“Mustafa kept placing the lambs in front of him to be photographed. One after the other.”
If Kassabova ever allows herself to be sentimental it is in her depictions of people like these. She concludes:
“The rougher the history, the tougher the terrain, the more exceptional the people. They seem to know what others don’t: kindness is the one thing that matters in the end.”
As the escapade with Ziko suggests, however, it’s not always possible to recognize kindness. Kassabova recognizes the ambivalence, sometimes writing of the region as a primordial place that is not so much magical as malignant. After all, the borderlands are full of ruins and ruins are more fun to visit than to live in. Yet the lessons of modesty and persistence offered by what she calls in her most characteristic phrase “our bitter beloved borderless Balkans” aren’t to be disparaged.
In this regard, I’m reminded of another travelogue of Eastern Europe written in English, Patrick Leigh Fermor’s journey on foot from Holland to Constantinople in the 1930s. Fermor also traveled through Bulgaria, though he skirted the territory covered by Kassabova. Yet his book too was a paean to cultural diversity and open hospitality in the face of encroaching authoritarianism. We can only hope that Kassabova’s book will not presage a similar dark time. Admittedly, her encounters with the refugees of our own time suggests otherwise. Yet as Kapka Kassabova suggests in this fascinating and often beautiful book, if we can learn to accept the wisdom of Gergana, we would all be better off. Today the vizier’s fountain is crumbled and the area around it filled with litter, but “the spouts continue to chatter.” It is said that you can sometimes hear a flute in the hills, and on those nights the figure of a young maiden comes to bathe her legs. Border is a book about a journey through a land where nothing ever goes away.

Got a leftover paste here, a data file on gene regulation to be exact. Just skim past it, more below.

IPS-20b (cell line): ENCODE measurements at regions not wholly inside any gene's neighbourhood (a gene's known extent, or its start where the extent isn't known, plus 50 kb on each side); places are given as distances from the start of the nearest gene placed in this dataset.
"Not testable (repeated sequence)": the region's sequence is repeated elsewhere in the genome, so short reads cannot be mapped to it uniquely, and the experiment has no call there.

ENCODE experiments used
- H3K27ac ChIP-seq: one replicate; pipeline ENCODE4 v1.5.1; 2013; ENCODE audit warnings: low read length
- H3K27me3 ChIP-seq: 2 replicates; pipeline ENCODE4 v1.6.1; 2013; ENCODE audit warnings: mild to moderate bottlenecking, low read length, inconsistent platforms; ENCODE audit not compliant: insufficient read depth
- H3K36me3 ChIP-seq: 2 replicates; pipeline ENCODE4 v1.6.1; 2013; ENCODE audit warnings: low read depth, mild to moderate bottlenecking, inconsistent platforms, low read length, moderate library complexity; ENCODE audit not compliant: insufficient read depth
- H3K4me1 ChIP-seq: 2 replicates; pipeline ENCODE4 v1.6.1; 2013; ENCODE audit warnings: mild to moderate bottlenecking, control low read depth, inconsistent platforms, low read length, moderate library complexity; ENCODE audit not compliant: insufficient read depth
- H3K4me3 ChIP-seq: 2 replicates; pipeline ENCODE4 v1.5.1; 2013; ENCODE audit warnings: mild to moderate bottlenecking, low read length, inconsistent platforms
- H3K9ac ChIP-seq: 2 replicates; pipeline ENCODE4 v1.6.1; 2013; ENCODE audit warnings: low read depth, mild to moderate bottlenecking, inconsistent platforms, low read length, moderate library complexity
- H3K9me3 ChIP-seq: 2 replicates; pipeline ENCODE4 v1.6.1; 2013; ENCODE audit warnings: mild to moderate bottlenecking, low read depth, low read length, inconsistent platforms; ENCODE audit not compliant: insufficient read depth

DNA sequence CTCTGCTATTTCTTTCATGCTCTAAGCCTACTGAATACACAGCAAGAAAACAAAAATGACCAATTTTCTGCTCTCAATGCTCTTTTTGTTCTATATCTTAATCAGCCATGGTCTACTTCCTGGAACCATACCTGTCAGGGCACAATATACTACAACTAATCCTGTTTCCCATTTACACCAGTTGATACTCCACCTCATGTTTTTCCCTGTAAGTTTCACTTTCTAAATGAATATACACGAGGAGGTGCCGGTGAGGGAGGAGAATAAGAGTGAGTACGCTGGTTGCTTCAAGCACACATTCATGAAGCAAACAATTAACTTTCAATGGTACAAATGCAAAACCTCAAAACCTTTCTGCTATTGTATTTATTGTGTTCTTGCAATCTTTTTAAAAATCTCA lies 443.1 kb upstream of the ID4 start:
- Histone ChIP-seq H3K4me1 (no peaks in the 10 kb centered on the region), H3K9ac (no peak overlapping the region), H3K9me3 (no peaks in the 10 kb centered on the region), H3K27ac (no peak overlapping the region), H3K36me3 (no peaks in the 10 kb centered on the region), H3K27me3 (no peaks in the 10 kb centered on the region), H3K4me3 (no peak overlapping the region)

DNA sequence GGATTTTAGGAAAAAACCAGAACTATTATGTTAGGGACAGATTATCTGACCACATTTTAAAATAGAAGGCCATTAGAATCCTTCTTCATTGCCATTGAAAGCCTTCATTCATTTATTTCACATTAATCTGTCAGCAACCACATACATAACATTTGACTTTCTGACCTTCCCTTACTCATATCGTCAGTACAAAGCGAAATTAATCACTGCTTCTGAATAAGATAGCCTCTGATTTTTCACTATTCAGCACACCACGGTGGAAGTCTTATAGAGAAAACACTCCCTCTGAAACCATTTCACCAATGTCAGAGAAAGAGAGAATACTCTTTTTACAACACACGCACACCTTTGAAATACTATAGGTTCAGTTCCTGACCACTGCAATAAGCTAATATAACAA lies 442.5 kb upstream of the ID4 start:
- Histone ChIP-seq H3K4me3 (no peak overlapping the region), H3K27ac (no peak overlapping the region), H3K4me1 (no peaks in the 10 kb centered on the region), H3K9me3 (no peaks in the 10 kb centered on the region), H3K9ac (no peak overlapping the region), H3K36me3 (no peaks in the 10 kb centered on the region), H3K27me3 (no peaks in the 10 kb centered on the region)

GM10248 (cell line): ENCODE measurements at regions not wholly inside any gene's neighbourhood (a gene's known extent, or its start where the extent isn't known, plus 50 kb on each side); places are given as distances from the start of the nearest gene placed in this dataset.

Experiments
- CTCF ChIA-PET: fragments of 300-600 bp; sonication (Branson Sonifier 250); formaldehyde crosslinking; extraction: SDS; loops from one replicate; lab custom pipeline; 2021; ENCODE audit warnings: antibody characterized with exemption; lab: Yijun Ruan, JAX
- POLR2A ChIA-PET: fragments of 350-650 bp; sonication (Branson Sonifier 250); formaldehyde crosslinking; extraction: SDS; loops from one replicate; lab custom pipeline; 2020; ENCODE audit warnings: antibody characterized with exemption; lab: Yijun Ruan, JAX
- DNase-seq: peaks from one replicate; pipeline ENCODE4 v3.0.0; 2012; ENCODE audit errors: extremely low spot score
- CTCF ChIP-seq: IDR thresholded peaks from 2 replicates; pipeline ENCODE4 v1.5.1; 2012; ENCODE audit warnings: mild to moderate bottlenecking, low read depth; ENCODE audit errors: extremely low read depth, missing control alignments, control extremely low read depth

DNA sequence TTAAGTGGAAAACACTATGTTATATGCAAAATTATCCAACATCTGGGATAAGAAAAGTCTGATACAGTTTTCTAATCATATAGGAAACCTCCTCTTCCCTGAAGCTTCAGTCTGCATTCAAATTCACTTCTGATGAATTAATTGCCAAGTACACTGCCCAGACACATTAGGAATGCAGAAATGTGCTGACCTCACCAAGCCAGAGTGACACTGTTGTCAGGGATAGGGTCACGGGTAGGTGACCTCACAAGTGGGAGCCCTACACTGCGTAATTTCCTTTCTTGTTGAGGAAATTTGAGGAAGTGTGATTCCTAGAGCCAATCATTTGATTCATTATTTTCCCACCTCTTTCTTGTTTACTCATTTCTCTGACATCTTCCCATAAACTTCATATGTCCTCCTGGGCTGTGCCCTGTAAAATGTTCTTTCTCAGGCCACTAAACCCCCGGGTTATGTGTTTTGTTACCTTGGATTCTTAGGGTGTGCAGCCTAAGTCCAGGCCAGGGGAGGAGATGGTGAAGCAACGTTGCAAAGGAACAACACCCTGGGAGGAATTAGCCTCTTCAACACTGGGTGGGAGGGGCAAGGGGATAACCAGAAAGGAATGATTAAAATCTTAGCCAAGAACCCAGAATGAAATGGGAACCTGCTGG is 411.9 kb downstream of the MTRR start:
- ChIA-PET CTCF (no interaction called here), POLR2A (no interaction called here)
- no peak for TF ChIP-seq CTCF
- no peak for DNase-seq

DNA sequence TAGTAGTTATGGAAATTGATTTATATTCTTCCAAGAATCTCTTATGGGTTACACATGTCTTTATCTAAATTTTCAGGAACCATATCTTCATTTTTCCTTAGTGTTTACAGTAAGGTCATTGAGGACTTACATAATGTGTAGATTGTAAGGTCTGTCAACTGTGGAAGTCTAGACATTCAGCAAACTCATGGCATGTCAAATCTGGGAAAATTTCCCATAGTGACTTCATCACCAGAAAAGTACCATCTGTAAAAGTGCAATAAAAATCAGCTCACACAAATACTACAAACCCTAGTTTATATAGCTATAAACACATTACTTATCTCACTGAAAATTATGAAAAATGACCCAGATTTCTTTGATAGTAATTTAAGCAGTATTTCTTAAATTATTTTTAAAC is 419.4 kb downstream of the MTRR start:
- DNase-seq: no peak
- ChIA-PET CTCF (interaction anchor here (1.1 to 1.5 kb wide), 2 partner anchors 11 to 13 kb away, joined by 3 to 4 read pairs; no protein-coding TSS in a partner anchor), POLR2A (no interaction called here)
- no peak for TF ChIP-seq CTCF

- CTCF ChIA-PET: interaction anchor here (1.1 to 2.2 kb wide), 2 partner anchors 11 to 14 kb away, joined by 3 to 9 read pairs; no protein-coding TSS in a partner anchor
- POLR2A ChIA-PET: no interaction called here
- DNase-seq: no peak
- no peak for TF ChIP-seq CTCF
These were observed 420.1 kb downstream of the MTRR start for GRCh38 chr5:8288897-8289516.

Kapka Kassabova (born 1973 in Sofia) is a poet and writer of travel, history, and fiction. After leaving Bulgaria with her family as a teenager, she lived in New Zealand for a number of years where she studied French, Russian and English Literature and published her first poetry and fiction, before moving to Scotland in 2005. Her debut poetry collection All roads lead to the sea won a NZ Montana Book Award and her debut novel Reconnaissance won a Commonwealth Writers’ Prize for Asia Pacific. In 2008, Kassabova published the memoir Street Without a Name which Misha Glenny in The Guardian called a “profound meditation on the depth of change triggered by the events of 1989 throughout eastern Europe”. Kassabova’s tango biography Twelve Minutes of Love (2011), was shortlisted for the Scottish Book Awards. In 2017, her work Border: a journey to the edge of Europe was published in the UK. Border was named 2017 Stanford Dolman Travel Book of the Year and 2017 Saltire Society Book of the Year in Scotland, and won the inaugural Highland Book Prize in 2018. It was shortlisted for various literary awards in the UK and the USA. Kassabova writes in English.
Dorian Stuber teaches at Hendrix College in Conway, Arkansas, USA and has published reviews in Words without Borders, Open Letters Monthly, and Numéro Cinq. He blogs about books at Eiger, Mönch & Jungfrau.
Photo credits: Slowking/Wikipedia; Becca Bona
This blog post is part of #BulgarianLiteratureMonth.